Beer of Asia

By Sophia Hsu

Summer always lends itself to having an ice cold beer with dinner or at a friend’s cookout. You’ll be sure to choose a beer that compliments your light summer mood. I thought it would be fun to enlist a few friends to assist me in rating some popular Asian beers on color, bouquet, drinkability, flavor, and aftertaste.

Singha beer is probably the most well-known beer out of Thailand. It boasts that it is a premium lager beer brewed from the finest ingredients. Singha Lager is a full-bodied 100% barley malt beer that is distinctively rich in taste with strong hop characteristics. We found Singha Lager to be fairly light in color, with an aroma like any other lager at first whiff, and mild in flavor. It’s very drinkable, with a slightly bitter aftertaste, and 5.5% alcohol content.

Beer Lao is Laos’ national beer. We tried the Beerlao Dark with a 6.5% alcohol content, and dark in color it was. From the website, I found this description: “Beer Lao dark is an award winning beer brewed with the finest ingredients and roasted malt. A full-bodied taste experience with a golden brown color”. When you first open the bottle, it smells rich and dark-roasted. It is only mildly drinkable. The interesting occurrence was that the taste-testers were split on the flavor of the beer by gender. The female taste-testers all tasted a metallic flavor to the beer with an aftertaste of having suckedon a penny. The male taste-testers found the flavor rather sweet which also reflected in the aftertaste.

Oriental Brewery is a Korean brewery producing OB Blue (Brewing at low temperature maturation & fermentation). One of the top two beers in Korea, the tasters found that the beer was very light in color with very little noticeable fragrance. With its extremely mild flavor making it very drinkable, the tasters were surprised to find out that there was only 4.4% alcohol content. Normally lighter-colored beers tend to be lagers with higher alcohol content than darker beers like stouts. With OB Blue, there was absolutely no aftertaste. It was definitely very crisp and refreshing for summer.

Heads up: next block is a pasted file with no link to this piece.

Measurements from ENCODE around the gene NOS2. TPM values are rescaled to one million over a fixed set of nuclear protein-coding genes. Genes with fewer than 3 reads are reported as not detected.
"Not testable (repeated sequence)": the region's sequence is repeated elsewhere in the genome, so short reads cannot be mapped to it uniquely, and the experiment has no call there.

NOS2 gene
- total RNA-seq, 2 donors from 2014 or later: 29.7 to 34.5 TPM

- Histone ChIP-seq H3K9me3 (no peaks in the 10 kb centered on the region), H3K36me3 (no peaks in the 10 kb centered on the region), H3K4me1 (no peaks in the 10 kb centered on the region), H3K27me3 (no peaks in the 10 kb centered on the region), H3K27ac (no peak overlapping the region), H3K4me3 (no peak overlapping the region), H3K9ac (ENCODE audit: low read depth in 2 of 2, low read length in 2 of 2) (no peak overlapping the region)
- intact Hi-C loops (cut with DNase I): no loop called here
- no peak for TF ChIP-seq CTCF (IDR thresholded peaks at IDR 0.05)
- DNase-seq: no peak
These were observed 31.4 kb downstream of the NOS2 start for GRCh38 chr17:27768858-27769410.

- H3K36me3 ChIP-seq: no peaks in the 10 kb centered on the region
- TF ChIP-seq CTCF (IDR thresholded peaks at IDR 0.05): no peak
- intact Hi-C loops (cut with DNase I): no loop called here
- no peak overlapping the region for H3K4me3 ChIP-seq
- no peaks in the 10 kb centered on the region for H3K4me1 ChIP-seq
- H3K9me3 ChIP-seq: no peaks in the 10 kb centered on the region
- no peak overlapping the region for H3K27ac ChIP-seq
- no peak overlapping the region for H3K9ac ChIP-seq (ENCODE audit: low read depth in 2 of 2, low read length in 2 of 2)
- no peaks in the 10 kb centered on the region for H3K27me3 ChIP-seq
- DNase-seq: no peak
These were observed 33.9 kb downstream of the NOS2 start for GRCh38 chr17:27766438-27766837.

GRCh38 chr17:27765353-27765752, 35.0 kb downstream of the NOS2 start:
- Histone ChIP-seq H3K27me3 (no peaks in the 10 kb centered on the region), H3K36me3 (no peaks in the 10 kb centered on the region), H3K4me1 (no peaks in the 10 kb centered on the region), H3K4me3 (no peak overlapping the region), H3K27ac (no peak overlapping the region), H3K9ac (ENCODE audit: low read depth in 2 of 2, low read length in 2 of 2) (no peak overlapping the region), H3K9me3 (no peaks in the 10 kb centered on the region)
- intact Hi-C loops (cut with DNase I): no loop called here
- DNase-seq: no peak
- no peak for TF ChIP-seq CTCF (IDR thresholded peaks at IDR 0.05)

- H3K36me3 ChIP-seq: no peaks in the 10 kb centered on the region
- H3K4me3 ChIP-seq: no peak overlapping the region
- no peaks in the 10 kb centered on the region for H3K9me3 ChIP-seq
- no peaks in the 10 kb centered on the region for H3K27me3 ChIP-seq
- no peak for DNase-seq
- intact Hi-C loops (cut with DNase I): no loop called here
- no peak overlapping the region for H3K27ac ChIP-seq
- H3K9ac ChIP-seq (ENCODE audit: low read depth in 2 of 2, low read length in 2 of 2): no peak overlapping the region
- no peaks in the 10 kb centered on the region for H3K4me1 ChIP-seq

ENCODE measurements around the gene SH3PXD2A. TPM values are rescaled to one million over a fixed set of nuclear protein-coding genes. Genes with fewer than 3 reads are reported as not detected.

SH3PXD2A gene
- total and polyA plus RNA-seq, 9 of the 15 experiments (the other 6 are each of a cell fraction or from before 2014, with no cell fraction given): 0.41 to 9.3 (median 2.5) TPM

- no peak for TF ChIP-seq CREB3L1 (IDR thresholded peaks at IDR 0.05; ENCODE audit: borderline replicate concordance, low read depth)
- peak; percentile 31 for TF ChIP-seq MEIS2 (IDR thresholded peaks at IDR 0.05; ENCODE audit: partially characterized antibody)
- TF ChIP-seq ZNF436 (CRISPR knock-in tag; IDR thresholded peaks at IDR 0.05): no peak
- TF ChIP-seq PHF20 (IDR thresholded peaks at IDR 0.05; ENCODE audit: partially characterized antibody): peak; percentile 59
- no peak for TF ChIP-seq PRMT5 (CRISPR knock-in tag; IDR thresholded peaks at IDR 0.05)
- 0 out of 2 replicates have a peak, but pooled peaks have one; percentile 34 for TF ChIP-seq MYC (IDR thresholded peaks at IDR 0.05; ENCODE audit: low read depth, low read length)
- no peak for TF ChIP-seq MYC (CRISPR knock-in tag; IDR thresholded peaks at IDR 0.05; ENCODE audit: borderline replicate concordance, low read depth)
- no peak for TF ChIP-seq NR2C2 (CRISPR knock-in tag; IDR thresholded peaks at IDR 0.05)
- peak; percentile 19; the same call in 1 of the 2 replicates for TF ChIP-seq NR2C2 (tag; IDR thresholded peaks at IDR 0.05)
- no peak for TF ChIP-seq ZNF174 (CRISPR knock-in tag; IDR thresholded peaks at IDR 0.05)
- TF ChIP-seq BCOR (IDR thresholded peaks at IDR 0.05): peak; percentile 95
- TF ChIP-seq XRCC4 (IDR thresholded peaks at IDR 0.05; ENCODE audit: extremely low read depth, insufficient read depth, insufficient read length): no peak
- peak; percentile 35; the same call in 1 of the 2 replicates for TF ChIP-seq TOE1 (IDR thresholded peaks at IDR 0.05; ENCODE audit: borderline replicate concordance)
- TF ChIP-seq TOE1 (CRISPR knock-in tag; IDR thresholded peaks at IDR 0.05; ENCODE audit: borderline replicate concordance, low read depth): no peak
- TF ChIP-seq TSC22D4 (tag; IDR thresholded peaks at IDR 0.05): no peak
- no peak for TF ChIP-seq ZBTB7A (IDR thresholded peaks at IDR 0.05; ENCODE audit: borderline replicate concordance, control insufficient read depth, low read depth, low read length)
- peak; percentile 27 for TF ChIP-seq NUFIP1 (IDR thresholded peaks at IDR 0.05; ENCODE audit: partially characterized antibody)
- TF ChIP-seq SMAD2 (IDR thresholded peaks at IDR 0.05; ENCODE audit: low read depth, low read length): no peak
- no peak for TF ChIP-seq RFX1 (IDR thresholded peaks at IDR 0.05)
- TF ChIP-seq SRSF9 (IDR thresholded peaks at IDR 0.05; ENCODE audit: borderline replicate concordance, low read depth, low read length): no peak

TruChill Double Deer with 3.1% alcohol content is less familiar to Americans than Tsingtao, yet is from the same homeland, China. The tasters found that the beer was definitely light in color, smelled sweet, and was light and crisp making is definitely very drinkable. It was slightly sweet, with a mild flavor and only a hint of a bitter aftertaste. This beer went well with snacks after the initial taste test was completed.

Sapporo has been an established brand since 1876, and markets itself as Japan’s oldest brand. The imported premium beer with 4.9% alcohol by volume can be found in just about every corner deli in New York. With a golden color, a hoppy bouquet, a bright flavor, good drinkability, and not-so-strong aftertaste, I can see why it is such a pervasive Japanese beer. We tried Asahi which was unanimously voted very low on drinkability. We also compared Kirin Ichiban which had citrusy notes; but hands down, Sapporo was the Japanese darling of the trio.

I would like to thank Amit Chaffee, Jeremy Holt, Erica Soto, and Rachael Cline for taking this drinking tour with me of some of the beers of Asia.